average but struggled a bit once he was promoted to Reading.
While with the R-Phils he finished with a 6-4 record and a high 4.86 ERA. Most
scouts felt that his problem was more of giving opposing hitters far too much
credit than it was a case of being over matched at a higher minor league level.
His standout performance against the Yankees might be just what the doctor
prescribed to give the 21 year old righty the confidence he needs to dominate at
the Double-A level.
It should be recalled that Kyle Kendrick was pitching at Reading last year when
he answered the Phillie distress call and was immediately promoted into the
Phillie rotation last June. From there, he fashioned a 10-4 record, started the
second game of the National League playoff series with the Rockies and clearly
established himself as a middle of the rotation starting pitcher entering the
'08 campaign. It would be no surprise if Carrasco followed a similar path to the
major leagues this year.
Still, Carrasco is far from the only hurler within the Phillie system who could
make his big league breakthrough in 2008. There are several southpaws worthy of
consideration, though two of them found it rough going in the early days of
spring training this year. Rule 5 draft choice Travis Blackley displayed
outstanding command in his spring debut and could well force himself onto the
Phillie roster should he continue to build on his initial outing.
The Phillies must either keep Blackley, who fashioned a 10-8 record at Triple-A
Fresno, or offer him back to the San Francisco Giants. It seems quite clear that
the Giants would welcome back Blackley, as they thought enough of his potential
to give him two late season starting assignments in 2007. Given the Phils need
for another starting pitcher, it might well behoove the Phightins to give the
stylish lefty every opportunity to show his wares during the course of this
The other two southpaws worthy of serious '08 consideration, Josh Outman and Joe Savery, were both hit hard in their spring debuts against the Pittsburgh Pirates
before coming back with solid performances against the very same Buccos in their
second outings. Although both have limited experience at this juncture the Phils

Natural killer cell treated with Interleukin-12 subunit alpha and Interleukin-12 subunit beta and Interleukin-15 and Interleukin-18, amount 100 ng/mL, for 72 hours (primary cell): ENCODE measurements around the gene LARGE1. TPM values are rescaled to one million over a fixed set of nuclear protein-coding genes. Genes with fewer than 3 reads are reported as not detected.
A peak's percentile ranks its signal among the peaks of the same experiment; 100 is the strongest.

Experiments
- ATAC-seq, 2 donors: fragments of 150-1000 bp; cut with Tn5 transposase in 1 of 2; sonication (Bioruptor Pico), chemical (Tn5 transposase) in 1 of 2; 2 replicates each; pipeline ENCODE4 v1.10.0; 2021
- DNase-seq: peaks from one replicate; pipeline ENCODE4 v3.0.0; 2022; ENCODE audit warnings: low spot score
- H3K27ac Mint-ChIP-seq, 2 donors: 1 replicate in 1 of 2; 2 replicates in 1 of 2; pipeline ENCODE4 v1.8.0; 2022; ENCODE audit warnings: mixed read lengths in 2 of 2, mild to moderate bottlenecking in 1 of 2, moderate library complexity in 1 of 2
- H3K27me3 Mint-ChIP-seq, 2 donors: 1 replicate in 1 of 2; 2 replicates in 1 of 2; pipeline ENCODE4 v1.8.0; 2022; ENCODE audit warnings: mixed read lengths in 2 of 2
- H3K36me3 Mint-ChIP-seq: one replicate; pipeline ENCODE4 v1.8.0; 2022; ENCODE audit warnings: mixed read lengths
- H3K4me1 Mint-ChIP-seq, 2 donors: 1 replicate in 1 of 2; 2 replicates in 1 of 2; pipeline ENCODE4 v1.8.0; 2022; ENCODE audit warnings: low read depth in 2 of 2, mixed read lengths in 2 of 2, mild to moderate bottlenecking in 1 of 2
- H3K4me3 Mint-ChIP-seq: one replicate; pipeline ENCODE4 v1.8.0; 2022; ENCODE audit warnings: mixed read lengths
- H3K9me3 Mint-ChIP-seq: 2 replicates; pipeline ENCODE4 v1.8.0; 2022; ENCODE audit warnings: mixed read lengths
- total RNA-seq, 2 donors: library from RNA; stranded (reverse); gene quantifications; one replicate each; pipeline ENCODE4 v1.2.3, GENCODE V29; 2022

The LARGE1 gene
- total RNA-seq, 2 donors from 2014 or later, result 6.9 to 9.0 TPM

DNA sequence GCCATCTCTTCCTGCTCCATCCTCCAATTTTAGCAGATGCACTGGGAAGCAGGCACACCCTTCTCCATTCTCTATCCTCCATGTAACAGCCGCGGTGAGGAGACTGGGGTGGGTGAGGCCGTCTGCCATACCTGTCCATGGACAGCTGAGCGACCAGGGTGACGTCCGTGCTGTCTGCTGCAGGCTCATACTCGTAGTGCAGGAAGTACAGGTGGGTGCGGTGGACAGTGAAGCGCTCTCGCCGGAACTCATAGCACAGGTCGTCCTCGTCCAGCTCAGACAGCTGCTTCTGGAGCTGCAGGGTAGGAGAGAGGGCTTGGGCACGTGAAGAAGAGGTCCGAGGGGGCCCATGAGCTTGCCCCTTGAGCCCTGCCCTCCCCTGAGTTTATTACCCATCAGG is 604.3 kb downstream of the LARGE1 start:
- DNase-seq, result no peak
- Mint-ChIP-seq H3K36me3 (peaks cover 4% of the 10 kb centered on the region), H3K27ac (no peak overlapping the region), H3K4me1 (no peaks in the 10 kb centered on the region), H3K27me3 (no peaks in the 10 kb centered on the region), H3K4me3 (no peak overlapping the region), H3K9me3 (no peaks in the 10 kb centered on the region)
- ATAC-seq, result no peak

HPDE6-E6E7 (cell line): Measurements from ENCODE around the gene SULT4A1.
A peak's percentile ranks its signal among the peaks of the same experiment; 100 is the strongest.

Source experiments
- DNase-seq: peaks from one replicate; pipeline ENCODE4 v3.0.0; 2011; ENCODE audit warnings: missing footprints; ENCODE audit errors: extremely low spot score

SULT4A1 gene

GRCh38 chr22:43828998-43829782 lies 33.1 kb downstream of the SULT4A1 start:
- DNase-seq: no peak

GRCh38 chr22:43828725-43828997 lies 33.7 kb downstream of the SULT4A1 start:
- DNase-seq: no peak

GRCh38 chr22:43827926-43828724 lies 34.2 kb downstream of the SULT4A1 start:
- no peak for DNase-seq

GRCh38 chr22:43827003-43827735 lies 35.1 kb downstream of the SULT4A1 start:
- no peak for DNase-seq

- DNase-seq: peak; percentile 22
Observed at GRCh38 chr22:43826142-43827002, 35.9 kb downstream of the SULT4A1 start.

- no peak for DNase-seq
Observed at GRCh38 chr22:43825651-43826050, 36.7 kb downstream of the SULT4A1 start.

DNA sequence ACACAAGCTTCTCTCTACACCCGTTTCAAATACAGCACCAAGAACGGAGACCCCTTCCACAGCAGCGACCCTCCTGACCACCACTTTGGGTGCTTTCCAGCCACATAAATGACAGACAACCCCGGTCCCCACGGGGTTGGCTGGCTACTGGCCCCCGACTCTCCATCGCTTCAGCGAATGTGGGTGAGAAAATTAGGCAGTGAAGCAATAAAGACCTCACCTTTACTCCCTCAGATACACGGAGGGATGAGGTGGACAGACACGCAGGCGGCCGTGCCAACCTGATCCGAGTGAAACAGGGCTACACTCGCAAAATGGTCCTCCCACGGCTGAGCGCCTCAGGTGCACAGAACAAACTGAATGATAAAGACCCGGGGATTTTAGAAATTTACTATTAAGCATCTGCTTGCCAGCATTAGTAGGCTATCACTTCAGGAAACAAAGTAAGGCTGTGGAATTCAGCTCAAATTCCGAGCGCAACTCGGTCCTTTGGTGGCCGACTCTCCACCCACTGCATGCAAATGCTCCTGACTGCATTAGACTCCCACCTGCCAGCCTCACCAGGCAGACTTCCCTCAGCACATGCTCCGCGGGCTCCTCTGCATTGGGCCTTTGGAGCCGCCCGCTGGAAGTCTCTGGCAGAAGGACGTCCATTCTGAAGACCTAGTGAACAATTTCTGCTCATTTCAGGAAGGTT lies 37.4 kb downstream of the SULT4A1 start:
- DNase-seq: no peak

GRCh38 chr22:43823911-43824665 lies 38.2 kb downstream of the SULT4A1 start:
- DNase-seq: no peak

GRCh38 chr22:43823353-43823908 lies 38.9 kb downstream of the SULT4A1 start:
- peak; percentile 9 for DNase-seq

think highly enough of both lefties to assure that they will be watched closely
this season regardless of where they ultimately pitch.
Josh Outman is a 23 year old lefty drafted in the tenth round of the 2005 draft
out of Central Missouri State. Considered only a long shot prospect entering
professional baseball, Outman completely revamped his delivery and the change
was immediate and amazing. While consistently sitting at 90-94 MPH on his
fastball, deception still makes Outman a difficult pitcher to hit.
His stock began to rise after helping lead the Lakewood BlueClaws to the SAL
championship in 2006 with a 14-6 record and 2.95 ERA in 27 starts. He followed
that up with a combined 12-7 record with Clearwater and Reading last season,
though he struggled after the promotion to Double-A ball. Still, the Phillies
were impressed with his winter league performances and will be watching him
closely this year as he is expected to open the '08 campaign in Reading but
could be promoted to Triple-A if he has a solid opening few months.
Lefty Joe Savery is certainly on the fast track to the major leagues after
becoming the Phils' first round draft pick out of Rice University last June.
After some minor shoulder surgery in college caused his stock to drop, the Phils
were ecstatic when he was available with the nineteenth pick in the initial
round. It was a bit of a gamble, but no more so than another lefty they rolled
the dice on a few years ago, a fellow named Cole Hamels. Needless to say, if the
results are even somewhat similar the Phillies will be more than satisfied.
Although Savery is expected to open the season at Clearwater in the Class-A
Florida State League, his ascension could be meteoric should he demonstrate they
type of skill that caused many scouts to rate him as a potential top five pick
before his arm surgery. His command, confidence, and mound presence remind many
of Mark Mulder and if he is completely healthy this season, and there is little
reason to suspect otherwise, he might just be the best lefty not named Hamels in
the entire organization.
Two righties dominate the landscape and could also factor into the Phillie
equation in 2008, though neither has even a remote chance of breaking camp with
the parent club at the end of March. Scott Mathieson and Drew Carpenter are the
names, one oh so familiar while the other has remained under the radar scope
despite solid success in the minor leagues.
Scott Mathieson is a very familiar name, a hurler who was so highly thought of
that he was thrust right into the middle of the 2006 wild card race as a
starting pitcher in August. Although he won only one game that season, he
impressed everyone with a fastball that often reached 96 MPH. Unfortunately, he
injured his arm in an early September start against Atlanta and underwent Tommy
John shoulder surgery which kept him inactive for nearly a year.
He did return to action briefly last season, but continued to have minor arm
woes and was eventually shut down for the remainder of the campaign. Mathieson
is expected to begin throwing in mid-March and might be available for bullpen
service in Philadelphia by late summer. His power arm might fit in quite well